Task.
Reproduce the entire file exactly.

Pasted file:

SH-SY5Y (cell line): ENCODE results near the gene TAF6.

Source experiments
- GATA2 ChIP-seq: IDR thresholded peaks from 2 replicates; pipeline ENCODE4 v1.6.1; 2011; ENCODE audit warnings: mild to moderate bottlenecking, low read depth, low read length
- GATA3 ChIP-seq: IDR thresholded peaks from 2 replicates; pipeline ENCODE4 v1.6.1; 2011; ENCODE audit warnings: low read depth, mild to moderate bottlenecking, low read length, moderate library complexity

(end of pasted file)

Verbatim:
SH-SY5Y (cell line): ENCODE results near the gene TAF6.

Source experiments
- GATA2 ChIP-seq: IDR thresholded peaks from 2 replicates; pipeline ENCODE4 v1.6.1; 2011; ENCODE audit warnings: mild to moderate bottlenecking, low read depth, low read length
- GATA3 ChIP-seq: IDR thresholded peaks from 2 replicates; pipeline ENCODE4 v1.6.1; 2011; ENCODE audit warnings: low read depth, mild to moderate bottlenecking, low read length, moderate library complexity